Figure 8 – Preferred 4 + 7 configuration with gantries 7 – 10 (left) and gantries 6 – bridge (right)

    Modifications for pulling included the installation of two pulling beams, with the first at the rear of the backup on gantry 10 and the second on gantry 6. The beams were installed between the columns of the gantry and featuring two lugs for connecting to the strand jack using heavy duty shackles.

    With a simple pin articulation between gantries 10 – 9; 9 – 8; and 8 – 7, additional beams were installed to control the steering of the gantries during pulling as one single unit. Further modifications to bridge were needed prior to disconnection from the shield with the addition of a transport bogie and bracing to support the front end and distribute the stresses and forces of transport respectively.

    The pulling operation was completed in 3 phases (see Figure 9) to hand over the tunnels at the earliest possible date for the SCL tunnelling works to progress:

    1. Westbound TBM backup to outside of the Farringdon station works;
    2. Eastbound TBM backup to Fisher Street shaft; and
    3. Westbound TBM backup to Cross Passage 5.

    Figure 9. Summary of phased TBM backup pulling operation

     Figure 9 – Summary of phased TBM backup pulling operation

    The strand jack system was managed using a computerised system with a live recording of pulling force. Analysis of the strand jack data from the first pull (westbound TBM backup outside of the Farringdon station works) identified that the maximum pulling force encountered was 9 t for gantries 10 – 7 and 27 t for gantries 6 – bridge. Using this data, the remaining two phases were completed by pulling the entire TBM backup (gantries 10 – bridge) with a combined pulling force less than 40 t. This ultimately complied with the global Factor of Safety of 4 and therefore (SWL) < 41.25 t prescribed by the initial study and further improved the programme advantage with typically 20 m/hour achieved.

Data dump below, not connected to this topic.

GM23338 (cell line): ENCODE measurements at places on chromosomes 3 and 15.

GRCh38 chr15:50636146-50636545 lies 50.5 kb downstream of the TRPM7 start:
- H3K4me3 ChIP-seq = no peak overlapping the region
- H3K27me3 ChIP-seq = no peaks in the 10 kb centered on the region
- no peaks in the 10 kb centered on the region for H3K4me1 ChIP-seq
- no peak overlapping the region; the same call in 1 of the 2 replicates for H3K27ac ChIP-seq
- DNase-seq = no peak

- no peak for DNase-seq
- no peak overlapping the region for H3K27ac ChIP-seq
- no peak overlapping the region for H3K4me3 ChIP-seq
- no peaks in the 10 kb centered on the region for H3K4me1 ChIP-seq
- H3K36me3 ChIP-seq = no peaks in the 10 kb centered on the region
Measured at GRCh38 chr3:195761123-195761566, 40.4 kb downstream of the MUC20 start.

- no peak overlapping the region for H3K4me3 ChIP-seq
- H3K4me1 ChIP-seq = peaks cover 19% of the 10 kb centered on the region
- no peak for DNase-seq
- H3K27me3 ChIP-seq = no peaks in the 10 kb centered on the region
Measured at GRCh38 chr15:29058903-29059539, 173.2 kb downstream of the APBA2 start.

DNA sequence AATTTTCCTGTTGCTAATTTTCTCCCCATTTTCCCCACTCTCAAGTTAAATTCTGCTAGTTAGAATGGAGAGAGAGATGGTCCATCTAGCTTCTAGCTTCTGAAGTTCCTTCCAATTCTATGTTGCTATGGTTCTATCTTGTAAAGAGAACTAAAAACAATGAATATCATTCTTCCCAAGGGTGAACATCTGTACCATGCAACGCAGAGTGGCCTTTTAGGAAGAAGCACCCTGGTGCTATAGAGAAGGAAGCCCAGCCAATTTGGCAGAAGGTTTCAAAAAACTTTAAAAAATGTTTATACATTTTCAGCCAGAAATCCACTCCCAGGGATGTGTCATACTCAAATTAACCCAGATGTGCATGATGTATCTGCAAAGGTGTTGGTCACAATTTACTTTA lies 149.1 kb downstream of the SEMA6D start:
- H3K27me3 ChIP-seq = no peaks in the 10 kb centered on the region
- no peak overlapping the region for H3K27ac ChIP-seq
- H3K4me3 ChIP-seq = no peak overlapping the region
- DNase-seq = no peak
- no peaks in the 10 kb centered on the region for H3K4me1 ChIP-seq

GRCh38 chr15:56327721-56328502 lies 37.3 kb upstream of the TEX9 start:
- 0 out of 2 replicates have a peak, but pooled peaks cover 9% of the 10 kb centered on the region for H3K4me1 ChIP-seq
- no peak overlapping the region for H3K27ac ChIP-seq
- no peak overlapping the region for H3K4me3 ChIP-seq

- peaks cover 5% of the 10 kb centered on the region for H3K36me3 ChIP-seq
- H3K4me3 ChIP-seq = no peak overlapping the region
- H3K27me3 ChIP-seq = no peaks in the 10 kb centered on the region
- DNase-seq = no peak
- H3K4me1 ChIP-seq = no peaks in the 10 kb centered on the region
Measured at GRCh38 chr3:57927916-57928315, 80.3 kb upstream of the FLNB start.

Figure 10. Strand jack in operation (left); schematic (top right); and anchor system with strands fixed (bottom right)

     

     Figure 10  Strand jack in operation (left); schematic (top right); and anchor system with strands fixed (bottom right)

    The ‘Monorail’ System

    With the decision to dismantle the TBM backup at Fisher Street in-place, BFK commissioned Herrenknecht to design a bespoke overhead craneway (commonly referred to as the ‘Monorail’ system) to facilitate the dismantling of the individual gantries.

    The use of an overhead craneway was considered the most practical and simple means of dismantling the backup allowing a safe means of top-down access. The task was considered an intensive lifting operation which was not simply the reverse of the assembly given the limited headroom when working within a tunnel as opposed to a cavern, shaft, portal, and the like.

    Key to the design of the craneway was the maximum load supported by the rings. A review by the permanent works designer for the bored tunnels (Contract C122) highlighted that the maximum load accommodated per ring was to be no greater than 16 t (SLS). Further design considerations included the potential location of ring segment joints (mainly radial joints) to ensure sufficient fixity and redundancy (possibly requiring the beam to be able to span up to 3.2 m between anchors to span a single ring). To accommodate removal via the shaft adit and Cross Passage 5, the design of beams accounted for the steelwork propping to avoid any clashes.

    The final design comprised of three individual beams (see Figure 11) each operated by two individual hoists separated by a spreader beam to dismantle a single gantry at any one time. Two parallel beams using four 8 t hoists were designed to separate the decks forming a gantry (top and bottom) and lift the larger components (refuge chamber, grout tanks, electrical cabinets, etc.). A third single beam with two 12.8 t hoists offered considerable flexibility to transfer and leap-frog materials and components for removal via the shaft adit and Cross Passage 5.

    Figure 11. Sketch of overhead craneway system

     

    Figure 11 – Sketch of overhead craneway system

    The design of the monorail was required to follow the alignment of the tunnel and operate along gradients of up to 2.5 %. Although the tunnel geometry and ring build information was available to design the craneway, on-site fabrication of individual beams was necessary to accommodate site conditions i.e. ring roll, segment lips and steps. Overcoming the tunnel gradient led to the adoption of air-driven hoists and a gear track installed to each craneway beam.